The Illinois Supreme Court will hear arguments in March over the closely-watched challenge to the state’s pension reform law.
In an order issued Wednesday, the court granted the state’s request to fast-track the consolidated case over an objection from opponents of the 2013 law that aimed to fix the state’s pension problems, but was deemed unconstitutional by a judge last month.
The justices gave the plaintiffs – state retirees, labor unions and others – a Jan. 12 deadline to submit their brief and supporting record. The state defendants, represented by Illinois Attorney General Lisa Madigan’s office, have until Feb. 16 to turn in their brief with the plaintiffs’ reply brief due by Feb. 27.
Oral arguments will be scheduled for the court’s March 2015 term, according to the two-paragraph order.
The court’s accelerated briefing schedule comes less than a month after Sangamon County Circuit Judge John Belz struck down the pension reform legislation that was put on hold pending a court resolution.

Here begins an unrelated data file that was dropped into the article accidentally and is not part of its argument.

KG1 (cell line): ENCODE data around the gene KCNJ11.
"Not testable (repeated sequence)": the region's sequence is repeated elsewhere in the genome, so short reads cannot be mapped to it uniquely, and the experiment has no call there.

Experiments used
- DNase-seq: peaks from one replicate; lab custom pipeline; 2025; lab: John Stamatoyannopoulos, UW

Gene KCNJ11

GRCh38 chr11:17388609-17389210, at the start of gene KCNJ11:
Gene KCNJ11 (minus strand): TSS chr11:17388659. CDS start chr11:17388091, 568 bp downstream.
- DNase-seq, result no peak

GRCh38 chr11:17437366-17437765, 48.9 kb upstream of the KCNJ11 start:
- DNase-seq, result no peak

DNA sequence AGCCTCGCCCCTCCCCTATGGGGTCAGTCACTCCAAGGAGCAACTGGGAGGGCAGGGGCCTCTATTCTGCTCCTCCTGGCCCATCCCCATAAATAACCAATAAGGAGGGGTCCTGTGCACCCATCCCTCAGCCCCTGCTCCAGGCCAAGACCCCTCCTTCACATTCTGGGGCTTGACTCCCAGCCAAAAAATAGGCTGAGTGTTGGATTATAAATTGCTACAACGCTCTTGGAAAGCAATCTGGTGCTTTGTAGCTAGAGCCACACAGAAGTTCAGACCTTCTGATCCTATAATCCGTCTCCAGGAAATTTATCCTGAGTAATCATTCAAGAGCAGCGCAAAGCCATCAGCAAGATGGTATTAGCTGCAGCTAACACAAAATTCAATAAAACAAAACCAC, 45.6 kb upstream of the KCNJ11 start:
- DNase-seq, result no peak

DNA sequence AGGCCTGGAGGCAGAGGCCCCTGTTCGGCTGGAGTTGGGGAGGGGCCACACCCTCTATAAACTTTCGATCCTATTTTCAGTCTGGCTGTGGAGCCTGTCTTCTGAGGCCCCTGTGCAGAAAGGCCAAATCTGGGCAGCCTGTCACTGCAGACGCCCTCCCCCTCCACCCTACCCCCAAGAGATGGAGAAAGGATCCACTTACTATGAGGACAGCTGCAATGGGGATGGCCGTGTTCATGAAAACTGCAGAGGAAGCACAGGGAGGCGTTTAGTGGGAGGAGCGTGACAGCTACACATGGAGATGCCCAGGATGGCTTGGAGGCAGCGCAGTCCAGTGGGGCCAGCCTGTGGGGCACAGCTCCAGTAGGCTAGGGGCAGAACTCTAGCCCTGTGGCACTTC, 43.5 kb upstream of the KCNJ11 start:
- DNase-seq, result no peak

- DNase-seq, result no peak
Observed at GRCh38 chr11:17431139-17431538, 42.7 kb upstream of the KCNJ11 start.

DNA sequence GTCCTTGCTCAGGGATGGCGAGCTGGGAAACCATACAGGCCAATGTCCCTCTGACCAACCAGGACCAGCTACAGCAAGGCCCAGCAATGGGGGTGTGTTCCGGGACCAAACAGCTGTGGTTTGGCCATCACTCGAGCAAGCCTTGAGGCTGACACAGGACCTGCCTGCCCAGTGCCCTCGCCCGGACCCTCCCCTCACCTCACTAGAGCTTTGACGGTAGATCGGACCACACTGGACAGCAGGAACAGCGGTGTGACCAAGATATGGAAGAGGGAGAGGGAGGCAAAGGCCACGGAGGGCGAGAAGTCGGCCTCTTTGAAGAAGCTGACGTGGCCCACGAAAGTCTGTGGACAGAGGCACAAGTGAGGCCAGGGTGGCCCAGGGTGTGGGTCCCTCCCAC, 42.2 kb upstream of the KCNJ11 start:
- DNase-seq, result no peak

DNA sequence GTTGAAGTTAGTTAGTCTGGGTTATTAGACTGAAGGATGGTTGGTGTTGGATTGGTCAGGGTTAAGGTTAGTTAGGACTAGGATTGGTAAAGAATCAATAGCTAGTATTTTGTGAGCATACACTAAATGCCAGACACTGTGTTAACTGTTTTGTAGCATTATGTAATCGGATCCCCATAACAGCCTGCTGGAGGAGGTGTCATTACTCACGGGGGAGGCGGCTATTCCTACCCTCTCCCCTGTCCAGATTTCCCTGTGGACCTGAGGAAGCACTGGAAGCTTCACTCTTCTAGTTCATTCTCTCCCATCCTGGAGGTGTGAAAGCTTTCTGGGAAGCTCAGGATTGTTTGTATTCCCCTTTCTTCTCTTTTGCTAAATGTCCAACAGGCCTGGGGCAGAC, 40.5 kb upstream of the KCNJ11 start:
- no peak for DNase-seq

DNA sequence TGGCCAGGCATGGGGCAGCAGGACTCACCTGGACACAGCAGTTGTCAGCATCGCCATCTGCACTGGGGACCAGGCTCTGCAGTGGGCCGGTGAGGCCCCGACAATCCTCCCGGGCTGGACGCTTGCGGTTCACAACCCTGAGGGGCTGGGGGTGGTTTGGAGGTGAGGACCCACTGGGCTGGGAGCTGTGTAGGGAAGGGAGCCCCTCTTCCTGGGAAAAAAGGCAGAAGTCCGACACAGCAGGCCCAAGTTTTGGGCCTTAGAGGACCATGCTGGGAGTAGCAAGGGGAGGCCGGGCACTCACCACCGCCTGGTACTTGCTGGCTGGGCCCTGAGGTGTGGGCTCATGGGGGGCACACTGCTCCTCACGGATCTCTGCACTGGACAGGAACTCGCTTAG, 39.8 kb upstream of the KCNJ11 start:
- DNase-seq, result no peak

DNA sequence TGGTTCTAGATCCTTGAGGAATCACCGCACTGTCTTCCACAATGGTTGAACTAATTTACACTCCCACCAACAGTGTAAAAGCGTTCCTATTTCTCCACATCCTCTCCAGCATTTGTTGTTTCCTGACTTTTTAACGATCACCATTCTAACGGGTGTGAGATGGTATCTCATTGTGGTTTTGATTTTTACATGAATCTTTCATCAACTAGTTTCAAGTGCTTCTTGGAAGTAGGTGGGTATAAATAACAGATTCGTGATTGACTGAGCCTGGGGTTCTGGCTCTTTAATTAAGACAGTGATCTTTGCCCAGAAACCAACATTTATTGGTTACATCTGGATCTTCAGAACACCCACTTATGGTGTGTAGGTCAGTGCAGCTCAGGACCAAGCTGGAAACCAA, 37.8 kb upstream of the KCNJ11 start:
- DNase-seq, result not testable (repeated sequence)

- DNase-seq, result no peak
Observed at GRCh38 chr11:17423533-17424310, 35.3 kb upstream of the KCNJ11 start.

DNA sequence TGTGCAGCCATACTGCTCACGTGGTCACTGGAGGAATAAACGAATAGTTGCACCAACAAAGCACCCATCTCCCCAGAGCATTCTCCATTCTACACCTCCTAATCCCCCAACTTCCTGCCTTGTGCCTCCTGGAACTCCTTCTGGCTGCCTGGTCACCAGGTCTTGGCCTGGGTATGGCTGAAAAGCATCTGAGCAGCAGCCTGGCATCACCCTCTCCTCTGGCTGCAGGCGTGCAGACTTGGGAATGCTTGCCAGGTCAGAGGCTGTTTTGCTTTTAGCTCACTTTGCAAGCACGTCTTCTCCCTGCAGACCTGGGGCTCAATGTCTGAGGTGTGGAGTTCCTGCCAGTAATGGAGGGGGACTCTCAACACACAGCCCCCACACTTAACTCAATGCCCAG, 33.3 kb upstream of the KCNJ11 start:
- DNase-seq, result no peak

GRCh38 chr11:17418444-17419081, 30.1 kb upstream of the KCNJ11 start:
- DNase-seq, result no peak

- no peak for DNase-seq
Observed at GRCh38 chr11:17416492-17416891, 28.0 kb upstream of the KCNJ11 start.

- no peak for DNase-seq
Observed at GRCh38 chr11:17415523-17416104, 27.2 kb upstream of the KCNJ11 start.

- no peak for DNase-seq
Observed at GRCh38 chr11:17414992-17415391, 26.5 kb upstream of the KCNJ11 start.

In his six-page order handed down Nov. 21, Belz said the law “without question diminishes and impairs the benefits of membership in the state retirement systems” in violation of the Illinois Constitution.
Madigan’s office on Nov. 26 filed a direct appeal to the high court and on Dec. 4, asked the justices to expedite the matter in light of the May 2015 deadline to pass a state budget, saying the final ruling in this case will have a significant impact on Illinois’ financial condition.
The plaintiffs on Tuesday objected, asserting that the state rested “on a false sense of urgency” in seeking an accelerated docket and that bypassing the normal appeals process would impose an unfair briefing schedule on them.
The court granted the state’s request to fast-track the schedule without explanation. It adopted one of the three briefing schedules Madigan’s office suggested in its motion, the one that provided the latest deadlines.
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